In-game player monitoring
Brain trauma is huge problem in football.
The Dirty "C" Word
Concussion are an athletes worst nightmare
From snowboarders to martial artists, head trauma is one of the most dangerous injuries possible. This is due in part to the mild nature of the immediate trauma which is largely ignored by the patient. However, concussions are a "fractional injury" that can immediately alter biochemical process in the brain and can lead to neurodegenerative diseases (e.g Parkinson's). While little use to be known about concussions, recent research has unearthed many mysteries surround the injury, and has influenced this project.
CTE: Football's Dark Side
A recent study found chronic traumatic encephalopathy (CTE) in 110 out of the 111 studied brains of former NFL players. CTE occurs when repeated head trauma leads to the buildup of "tau," an abnormal protein, in the brain. This neurodegenerative disorder essentially kills brain cells leading to a myriad of neurological symptoms. With more and more parents worrying about their kids out on the field, there is a dire need for real time concussion monitoring. In fact, a prominent physician specializing in concussions has called youth football child abuse. Even more so in the NCAA and the NFL where the stakes are high and underreporting is a huge issue.
Brain Watch to the Rescue
Brain Watch is a connected health platform for players and teams to monitor player brain health both real time(in-game) and post game. In-game a parent or team staff member can monitor player concussion risk in real time, with the hope of preventing further damage to the brain after a traumatic event. With a disease like CTE its the small hits that matter, so the Brain Watch platform keeps record of them and the aggregate effect can be evaluated throughout a players career. In addition, Brain Watch could be scaled down to app level and allow boxers, snowboarders, or other athletes monitor head trauma.
How we built it
The IOT device was built using an Arduino 101. We were able process data from it's accelerometer and gyroscope, giving us six degrees of freedom to record from. Player data is held on a MySQL database hosted on AWS RDS, the backend is built using Python (Flask) and NodeJS and is running on Heroku, and the front-end is built using ReactJS. The signal processing uses sophisticated techniques to increase our noise to signal ratio and ultimately use the latest published research mathematical models to evaluate/predict concussion risk.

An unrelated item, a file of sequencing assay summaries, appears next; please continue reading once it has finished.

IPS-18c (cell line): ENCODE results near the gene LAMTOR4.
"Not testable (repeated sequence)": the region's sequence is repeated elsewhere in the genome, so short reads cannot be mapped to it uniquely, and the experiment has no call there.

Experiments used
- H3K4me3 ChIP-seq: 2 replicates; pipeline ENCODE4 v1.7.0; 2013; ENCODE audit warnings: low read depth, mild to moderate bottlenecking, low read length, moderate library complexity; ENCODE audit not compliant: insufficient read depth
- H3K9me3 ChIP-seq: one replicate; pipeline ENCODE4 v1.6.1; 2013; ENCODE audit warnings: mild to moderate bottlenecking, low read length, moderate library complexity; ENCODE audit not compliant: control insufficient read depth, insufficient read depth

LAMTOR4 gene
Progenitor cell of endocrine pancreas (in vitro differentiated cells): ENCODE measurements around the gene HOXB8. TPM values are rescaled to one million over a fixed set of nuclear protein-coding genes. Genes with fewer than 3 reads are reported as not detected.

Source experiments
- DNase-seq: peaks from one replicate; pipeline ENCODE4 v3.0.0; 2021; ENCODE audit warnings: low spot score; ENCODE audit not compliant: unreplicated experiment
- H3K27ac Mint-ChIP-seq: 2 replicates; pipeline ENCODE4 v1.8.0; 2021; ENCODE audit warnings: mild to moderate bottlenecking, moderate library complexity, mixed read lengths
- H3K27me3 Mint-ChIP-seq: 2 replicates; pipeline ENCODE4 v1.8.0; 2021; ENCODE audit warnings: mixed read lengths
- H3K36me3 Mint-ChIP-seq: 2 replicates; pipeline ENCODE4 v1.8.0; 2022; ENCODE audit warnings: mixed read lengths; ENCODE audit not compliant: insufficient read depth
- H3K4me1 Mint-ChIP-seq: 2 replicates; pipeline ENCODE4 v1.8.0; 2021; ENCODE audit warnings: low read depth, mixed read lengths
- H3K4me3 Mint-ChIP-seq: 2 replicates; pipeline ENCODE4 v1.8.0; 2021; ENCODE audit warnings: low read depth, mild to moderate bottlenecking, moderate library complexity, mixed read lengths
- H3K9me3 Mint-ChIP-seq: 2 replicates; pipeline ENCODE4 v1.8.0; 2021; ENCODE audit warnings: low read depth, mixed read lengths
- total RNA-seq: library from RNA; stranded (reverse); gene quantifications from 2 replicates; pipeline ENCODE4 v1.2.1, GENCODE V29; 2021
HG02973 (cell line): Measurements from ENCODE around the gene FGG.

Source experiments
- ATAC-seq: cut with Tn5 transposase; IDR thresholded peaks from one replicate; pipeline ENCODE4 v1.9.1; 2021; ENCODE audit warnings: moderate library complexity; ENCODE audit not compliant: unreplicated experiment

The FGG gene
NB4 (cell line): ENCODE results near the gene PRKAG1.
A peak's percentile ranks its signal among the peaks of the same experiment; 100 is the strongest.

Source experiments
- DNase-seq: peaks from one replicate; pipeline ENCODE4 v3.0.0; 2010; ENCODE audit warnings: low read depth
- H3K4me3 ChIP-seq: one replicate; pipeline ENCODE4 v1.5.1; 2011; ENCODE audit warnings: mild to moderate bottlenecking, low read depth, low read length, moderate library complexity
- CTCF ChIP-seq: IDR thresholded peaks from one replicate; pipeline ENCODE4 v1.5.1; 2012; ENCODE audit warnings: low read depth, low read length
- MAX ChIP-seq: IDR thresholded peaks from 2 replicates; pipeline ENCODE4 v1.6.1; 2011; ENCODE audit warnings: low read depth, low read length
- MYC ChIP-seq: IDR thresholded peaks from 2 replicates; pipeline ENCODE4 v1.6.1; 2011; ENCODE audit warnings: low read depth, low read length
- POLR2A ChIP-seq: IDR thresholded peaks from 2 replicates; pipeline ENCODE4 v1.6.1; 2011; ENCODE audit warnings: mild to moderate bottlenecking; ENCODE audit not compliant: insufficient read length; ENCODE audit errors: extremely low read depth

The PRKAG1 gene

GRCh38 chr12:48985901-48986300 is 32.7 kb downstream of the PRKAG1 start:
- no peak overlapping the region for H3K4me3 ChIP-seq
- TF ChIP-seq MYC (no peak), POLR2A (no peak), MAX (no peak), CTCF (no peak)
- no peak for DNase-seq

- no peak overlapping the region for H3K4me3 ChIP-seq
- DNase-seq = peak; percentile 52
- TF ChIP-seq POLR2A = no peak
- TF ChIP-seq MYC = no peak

Challenges we ran into
We are receiving data at very high velocity with about 3,600,000 data points per sensor per football game so figuring out how to find space to store all this data was difficult as well as how to feed the data in real time to the front end. Of course, the raw data would make no sense to display on the front end so we also had to find an understandable abstraction to show to users that captured the vital information. Most of the data analysis is based around a Stanford study that also used 6-DOF device to compute forces needed to trigger concussions. (Camarillo, D. B., Shull, P. B., Mattson, J., Shultz, R., & Garza, D. (2013). An instrumented mouthguard for measuring linear and angular head impact kinematics in American football. Annals of biomedical engineering, 41(9), 1939-1949.) We used their advanced mathematical models to predict trauma, instantaneously and cumulatively.
Accomplishments that we're proud of
Being able to finish both the hardware and software aspect of this project was a huge devops task that we are definitely proud of. We are also very proud of the signal processing we used on our backend to make sense of the data.
What we learned
We learned how to apply signal processing techniques to big data and how to build a health IOT device.
What's next for Brain Watch
We are exploring machine learning methods to help drive knowledge discovery in the trillions of data points collected over a players career. As well as, machine learning methods to classify concussive trauma. We would also like to continue building our hardware to eventually easily fit inside a football helmet.
(Camarillo, D. B., Shull, P. B., Mattson, J., Shultz, R., & Garza, D. (2013). An instrumented mouthguard for measuring linear and angular head impact kinematics in American football. Annals of biomedical engineering, 41(9), 1939-1949.)
McKee, A. C., Cantu, R. C., Nowinski, C. J., Hedley-Whyte, E. T., Gavett, B. E., Budson, A. E., ... & Stern, R. A. (2009). Chronic traumatic encephalopathy in athletes: progressive tauopathy after repetitive head injury. Journal of Neuropathology & Experimental Neurology, 68(7), 709-735. Chicago